NASA engineers originally designed the Spitzer Space Telescope to observe the heavens for approximately 2.5 years. But 15 years later, the space observatory is still going strong and performing just as good as it did when it first launched.
The Spitzer Space Telescope observes the cosmos in the invisible infrared light range, which allows astronomers to see things that would usually fly under the radar. Spitzer has played a significant role in the detection and study of the TRAPPIST-1 exoplanetary system.
With the Spitzer Space Telescope being in service for as long as it has been, astronomers were handed a unique opportunity to use it beyond its original scope of intent. It was never designed with the purpose of studying distant exoplanets in mind, but it has quickly turned into an exoplanet-hunting observatory given its powerful capabilities.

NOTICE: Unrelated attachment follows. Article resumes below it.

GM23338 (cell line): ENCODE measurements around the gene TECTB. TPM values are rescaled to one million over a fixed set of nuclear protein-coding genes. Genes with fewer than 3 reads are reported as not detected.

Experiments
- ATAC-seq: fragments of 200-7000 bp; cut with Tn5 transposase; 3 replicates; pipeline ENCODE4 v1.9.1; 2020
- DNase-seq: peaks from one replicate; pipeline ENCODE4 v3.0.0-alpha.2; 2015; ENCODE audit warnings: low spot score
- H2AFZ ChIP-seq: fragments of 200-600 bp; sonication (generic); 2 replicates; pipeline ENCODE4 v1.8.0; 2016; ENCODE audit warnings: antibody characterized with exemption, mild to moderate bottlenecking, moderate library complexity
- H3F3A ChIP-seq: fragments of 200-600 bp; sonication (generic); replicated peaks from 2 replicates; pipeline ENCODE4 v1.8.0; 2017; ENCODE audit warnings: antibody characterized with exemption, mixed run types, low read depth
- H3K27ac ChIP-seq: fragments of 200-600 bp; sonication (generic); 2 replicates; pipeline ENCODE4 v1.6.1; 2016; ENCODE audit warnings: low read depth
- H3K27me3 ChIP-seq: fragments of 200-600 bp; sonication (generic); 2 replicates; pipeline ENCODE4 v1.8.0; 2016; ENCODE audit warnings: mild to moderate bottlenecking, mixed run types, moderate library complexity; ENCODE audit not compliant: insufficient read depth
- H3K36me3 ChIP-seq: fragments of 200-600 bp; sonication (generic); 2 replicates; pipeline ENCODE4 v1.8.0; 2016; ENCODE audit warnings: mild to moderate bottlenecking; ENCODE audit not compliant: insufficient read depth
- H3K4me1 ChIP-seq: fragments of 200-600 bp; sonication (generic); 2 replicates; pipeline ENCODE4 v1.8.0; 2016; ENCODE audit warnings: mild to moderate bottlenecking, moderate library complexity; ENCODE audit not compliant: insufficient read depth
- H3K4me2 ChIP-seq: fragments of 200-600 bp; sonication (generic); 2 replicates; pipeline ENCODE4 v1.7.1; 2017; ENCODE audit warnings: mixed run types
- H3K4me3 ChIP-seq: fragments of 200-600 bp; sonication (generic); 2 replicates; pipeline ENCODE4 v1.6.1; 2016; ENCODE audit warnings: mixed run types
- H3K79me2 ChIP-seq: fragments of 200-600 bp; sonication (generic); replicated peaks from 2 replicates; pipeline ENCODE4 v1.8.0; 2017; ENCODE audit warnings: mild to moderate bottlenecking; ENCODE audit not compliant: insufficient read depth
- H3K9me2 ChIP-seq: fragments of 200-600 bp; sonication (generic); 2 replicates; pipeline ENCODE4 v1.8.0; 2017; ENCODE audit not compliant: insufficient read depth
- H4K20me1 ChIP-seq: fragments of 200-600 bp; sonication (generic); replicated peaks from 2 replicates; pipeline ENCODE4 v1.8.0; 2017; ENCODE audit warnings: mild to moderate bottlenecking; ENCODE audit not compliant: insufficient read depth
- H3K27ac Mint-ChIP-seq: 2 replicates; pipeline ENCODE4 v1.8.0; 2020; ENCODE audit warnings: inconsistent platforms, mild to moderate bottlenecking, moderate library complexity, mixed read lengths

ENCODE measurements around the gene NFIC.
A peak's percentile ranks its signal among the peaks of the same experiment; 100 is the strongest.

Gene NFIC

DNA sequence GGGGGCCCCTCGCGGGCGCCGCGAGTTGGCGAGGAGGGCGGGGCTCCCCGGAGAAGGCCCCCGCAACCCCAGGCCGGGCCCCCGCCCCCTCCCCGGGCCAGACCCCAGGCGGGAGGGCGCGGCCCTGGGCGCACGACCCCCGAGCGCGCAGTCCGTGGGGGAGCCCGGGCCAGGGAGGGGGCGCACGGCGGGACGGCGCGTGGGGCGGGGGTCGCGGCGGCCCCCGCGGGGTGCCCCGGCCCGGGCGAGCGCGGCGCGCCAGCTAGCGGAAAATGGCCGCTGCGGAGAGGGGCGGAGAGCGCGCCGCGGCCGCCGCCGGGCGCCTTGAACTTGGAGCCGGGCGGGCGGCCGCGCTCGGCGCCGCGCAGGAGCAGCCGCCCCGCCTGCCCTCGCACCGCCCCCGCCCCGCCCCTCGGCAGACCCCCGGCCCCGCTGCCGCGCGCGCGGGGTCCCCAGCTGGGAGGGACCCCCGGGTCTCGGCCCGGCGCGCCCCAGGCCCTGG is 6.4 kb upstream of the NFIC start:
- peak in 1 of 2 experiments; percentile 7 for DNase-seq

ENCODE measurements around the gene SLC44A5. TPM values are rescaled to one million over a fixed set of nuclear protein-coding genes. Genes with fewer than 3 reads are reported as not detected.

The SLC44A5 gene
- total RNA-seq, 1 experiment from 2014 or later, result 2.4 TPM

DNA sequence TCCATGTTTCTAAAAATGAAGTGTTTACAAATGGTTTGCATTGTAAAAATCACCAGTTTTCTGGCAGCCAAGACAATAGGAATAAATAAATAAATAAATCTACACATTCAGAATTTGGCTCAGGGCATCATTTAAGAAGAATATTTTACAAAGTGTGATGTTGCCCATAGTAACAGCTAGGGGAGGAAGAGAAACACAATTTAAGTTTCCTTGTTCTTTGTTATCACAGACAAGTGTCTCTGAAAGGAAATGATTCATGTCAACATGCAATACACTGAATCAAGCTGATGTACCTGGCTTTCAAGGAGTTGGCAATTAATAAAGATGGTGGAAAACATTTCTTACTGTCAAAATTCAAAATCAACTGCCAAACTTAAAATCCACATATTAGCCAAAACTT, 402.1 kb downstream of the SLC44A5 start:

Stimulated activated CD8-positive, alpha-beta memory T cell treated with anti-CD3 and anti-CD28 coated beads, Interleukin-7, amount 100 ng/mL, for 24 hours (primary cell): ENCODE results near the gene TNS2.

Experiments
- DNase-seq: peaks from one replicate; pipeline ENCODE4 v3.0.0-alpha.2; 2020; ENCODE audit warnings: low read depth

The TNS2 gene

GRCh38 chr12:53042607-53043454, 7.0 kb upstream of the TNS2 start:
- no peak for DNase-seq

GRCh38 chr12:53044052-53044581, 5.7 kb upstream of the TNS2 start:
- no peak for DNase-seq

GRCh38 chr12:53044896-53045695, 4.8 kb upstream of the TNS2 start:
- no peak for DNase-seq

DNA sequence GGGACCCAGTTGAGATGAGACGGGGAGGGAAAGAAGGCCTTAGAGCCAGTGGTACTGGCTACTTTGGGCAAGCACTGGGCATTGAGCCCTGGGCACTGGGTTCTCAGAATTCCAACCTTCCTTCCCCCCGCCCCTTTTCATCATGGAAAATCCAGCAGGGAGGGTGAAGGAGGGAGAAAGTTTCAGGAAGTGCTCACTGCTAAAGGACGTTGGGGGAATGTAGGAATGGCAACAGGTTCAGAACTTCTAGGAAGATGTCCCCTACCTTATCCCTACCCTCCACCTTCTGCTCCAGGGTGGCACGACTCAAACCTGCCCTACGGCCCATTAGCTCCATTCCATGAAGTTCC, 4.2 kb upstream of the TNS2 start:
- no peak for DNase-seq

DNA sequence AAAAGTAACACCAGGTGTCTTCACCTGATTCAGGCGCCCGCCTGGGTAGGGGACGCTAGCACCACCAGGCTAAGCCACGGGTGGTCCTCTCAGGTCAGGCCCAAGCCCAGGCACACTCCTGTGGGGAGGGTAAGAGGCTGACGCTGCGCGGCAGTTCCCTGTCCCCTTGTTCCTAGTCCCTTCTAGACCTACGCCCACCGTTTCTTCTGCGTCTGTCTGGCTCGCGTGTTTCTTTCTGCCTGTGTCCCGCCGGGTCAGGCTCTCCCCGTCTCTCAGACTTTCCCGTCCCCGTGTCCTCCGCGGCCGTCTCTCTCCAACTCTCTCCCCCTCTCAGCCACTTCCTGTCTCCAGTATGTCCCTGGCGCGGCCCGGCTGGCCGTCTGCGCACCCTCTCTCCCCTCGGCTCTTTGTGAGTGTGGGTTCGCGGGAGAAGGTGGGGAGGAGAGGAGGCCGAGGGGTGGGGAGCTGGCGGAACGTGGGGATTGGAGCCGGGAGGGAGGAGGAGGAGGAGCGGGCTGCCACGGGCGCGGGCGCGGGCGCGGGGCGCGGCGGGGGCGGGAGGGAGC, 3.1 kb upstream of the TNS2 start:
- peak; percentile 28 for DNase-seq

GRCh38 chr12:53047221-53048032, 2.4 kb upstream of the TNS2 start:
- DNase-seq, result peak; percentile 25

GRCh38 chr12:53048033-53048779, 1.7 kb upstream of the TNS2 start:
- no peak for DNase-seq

Spitzer will remain in service through November of 2019, but future space observatories such as the James Webb Space Telescope will build from the incredible scientific database Spitzer helped create.